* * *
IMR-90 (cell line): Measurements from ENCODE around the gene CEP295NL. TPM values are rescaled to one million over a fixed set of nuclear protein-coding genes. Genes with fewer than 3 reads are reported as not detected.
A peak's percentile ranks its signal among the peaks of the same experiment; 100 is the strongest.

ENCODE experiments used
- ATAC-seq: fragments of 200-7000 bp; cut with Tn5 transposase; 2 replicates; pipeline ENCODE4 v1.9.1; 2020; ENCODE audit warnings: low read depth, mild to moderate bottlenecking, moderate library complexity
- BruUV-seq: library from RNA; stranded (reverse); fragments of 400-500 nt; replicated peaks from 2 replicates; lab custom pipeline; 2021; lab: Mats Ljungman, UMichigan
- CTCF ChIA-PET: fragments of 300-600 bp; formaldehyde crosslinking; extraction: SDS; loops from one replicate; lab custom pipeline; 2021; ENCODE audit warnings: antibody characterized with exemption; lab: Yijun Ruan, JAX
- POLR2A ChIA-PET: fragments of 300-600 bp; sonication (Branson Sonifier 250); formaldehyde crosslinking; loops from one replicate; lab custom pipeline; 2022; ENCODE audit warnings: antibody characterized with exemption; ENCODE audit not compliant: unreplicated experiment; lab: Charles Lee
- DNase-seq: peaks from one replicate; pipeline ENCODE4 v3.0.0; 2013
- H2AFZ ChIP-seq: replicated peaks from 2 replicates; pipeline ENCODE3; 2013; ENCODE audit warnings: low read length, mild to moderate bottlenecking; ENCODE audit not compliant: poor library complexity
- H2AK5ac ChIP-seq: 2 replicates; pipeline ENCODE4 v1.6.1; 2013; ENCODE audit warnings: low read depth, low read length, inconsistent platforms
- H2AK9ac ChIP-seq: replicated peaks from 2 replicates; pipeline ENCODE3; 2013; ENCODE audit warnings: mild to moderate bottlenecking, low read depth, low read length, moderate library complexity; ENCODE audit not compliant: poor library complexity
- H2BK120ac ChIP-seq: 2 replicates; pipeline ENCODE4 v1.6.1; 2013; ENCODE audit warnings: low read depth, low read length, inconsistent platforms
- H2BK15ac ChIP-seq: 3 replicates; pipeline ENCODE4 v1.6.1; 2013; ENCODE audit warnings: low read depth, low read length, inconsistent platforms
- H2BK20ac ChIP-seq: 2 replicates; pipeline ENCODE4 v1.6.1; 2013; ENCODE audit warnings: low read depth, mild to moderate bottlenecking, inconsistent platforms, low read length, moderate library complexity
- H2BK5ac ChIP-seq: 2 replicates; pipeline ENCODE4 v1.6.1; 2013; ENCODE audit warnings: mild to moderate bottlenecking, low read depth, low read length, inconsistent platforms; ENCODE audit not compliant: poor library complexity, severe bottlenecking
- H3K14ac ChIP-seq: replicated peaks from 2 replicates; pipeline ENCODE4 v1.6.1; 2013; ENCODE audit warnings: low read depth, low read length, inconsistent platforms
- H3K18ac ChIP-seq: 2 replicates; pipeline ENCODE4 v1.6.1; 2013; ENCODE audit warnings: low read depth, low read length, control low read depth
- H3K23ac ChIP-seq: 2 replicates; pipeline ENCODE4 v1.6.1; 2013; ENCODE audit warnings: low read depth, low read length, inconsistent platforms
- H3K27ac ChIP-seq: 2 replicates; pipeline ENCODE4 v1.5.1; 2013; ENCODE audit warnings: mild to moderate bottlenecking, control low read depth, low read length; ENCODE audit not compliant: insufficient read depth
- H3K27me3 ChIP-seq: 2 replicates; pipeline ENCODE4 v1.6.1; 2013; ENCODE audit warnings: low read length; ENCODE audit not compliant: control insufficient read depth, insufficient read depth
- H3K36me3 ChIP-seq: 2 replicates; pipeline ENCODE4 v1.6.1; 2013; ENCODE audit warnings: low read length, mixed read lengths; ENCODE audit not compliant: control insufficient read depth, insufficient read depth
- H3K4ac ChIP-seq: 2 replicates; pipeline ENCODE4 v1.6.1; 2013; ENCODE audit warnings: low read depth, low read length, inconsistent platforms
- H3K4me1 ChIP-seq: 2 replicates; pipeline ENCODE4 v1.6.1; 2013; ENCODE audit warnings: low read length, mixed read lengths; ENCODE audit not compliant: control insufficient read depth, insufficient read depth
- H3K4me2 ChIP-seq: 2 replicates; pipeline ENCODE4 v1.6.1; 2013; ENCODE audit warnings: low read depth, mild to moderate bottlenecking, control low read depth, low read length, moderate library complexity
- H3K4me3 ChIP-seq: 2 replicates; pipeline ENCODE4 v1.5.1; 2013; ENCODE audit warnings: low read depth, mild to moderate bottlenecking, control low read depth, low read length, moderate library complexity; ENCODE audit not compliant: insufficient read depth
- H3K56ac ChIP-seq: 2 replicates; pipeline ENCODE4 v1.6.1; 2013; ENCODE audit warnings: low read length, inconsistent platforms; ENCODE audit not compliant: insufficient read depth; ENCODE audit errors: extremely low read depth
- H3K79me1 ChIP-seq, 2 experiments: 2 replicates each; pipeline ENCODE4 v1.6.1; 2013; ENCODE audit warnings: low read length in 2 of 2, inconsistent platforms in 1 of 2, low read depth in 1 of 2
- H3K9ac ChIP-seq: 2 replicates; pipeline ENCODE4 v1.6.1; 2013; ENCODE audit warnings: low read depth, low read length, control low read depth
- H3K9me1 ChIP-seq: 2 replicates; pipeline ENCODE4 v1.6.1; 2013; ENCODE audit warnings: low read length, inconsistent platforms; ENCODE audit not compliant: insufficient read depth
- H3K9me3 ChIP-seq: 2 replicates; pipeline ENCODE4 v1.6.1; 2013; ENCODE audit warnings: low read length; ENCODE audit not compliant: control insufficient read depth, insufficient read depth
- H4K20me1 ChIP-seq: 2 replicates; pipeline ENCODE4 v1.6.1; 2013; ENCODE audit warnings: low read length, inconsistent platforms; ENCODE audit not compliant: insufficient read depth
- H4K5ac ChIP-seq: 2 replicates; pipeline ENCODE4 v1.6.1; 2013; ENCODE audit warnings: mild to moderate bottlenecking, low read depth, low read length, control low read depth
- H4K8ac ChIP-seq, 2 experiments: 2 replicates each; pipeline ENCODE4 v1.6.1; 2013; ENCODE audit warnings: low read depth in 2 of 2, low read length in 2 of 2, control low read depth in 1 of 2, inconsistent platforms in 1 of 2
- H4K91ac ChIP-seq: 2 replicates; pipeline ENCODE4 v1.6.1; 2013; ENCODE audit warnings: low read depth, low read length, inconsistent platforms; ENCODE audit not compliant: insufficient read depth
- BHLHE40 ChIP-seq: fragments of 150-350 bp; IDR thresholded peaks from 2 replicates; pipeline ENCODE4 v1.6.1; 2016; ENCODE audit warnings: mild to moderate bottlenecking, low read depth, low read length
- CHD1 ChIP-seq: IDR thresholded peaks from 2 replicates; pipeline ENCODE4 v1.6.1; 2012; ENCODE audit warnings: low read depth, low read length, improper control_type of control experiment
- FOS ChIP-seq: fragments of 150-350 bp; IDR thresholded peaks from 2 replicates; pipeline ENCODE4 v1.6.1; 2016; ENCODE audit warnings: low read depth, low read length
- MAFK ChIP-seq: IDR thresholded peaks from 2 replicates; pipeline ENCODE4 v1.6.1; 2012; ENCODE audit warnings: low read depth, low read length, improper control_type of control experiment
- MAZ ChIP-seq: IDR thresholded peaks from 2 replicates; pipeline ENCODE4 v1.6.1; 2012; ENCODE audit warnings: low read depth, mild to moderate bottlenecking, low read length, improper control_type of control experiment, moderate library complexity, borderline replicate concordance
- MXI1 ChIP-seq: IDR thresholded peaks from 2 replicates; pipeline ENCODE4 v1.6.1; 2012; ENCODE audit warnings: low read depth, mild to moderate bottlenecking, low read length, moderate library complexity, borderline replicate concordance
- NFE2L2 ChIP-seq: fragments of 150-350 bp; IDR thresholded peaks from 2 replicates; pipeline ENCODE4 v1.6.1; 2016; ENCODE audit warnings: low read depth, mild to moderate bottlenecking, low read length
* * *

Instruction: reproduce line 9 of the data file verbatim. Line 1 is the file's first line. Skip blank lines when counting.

- H2AFZ ChIP-seq: replicated peaks from 2 replicates; pipeline ENCODE3; 2013; ENCODE audit warnings: low read length, mild to moderate bottlenecking; ENCODE audit not compliant: poor library complexity